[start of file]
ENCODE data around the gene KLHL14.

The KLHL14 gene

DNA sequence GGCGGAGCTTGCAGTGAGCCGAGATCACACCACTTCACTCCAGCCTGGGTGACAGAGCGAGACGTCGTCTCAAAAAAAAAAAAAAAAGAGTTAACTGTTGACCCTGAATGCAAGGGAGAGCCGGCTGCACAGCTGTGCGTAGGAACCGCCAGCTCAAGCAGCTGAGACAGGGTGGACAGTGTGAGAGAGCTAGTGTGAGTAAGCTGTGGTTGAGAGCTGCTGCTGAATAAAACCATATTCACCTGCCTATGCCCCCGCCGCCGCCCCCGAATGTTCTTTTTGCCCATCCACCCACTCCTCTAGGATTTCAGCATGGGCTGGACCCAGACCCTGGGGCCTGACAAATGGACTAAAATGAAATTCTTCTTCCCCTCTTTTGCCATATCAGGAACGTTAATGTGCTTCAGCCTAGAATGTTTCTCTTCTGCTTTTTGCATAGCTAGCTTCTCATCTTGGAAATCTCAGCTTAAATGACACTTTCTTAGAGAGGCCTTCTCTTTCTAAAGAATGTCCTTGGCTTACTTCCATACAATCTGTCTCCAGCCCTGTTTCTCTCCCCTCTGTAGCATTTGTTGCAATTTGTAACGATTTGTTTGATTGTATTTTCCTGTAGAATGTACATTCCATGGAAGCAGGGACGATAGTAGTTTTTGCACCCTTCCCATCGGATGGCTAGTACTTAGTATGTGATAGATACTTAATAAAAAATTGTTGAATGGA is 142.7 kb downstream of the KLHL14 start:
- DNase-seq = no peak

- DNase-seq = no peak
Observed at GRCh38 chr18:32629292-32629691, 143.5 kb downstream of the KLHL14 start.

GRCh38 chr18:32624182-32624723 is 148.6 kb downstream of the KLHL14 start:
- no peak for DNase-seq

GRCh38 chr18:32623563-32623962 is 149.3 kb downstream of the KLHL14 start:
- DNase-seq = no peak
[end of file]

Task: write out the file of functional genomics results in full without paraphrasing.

ENCODE data around the gene KLHL14.

The KLHL14 gene

DNA sequence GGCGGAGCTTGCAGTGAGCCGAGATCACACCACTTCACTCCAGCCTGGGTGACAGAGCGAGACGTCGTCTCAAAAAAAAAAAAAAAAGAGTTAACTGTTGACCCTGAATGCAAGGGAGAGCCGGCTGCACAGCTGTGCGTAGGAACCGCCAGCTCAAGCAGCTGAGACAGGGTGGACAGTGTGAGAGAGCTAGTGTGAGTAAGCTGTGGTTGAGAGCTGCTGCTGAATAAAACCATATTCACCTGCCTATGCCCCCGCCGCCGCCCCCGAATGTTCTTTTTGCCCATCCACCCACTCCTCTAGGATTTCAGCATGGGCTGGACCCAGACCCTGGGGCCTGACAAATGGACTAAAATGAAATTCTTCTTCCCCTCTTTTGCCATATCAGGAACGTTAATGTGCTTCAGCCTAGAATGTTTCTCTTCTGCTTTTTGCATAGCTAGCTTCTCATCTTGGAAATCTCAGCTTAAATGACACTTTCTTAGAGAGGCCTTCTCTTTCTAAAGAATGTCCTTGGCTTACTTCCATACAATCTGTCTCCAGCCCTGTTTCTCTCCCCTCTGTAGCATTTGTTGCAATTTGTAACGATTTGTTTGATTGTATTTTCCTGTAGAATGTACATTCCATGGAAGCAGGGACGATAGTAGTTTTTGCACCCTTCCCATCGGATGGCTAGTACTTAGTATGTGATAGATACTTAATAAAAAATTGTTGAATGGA is 142.7 kb downstream of the KLHL14 start:
- DNase-seq = no peak

- DNase-seq = no peak
Observed at GRCh38 chr18:32629292-32629691, 143.5 kb downstream of the KLHL14 start.

GRCh38 chr18:32624182-32624723 is 148.6 kb downstream of the KLHL14 start:
- no peak for DNase-seq

GRCh38 chr18:32623563-32623962 is 149.3 kb downstream of the KLHL14 start:
- DNase-seq = no peak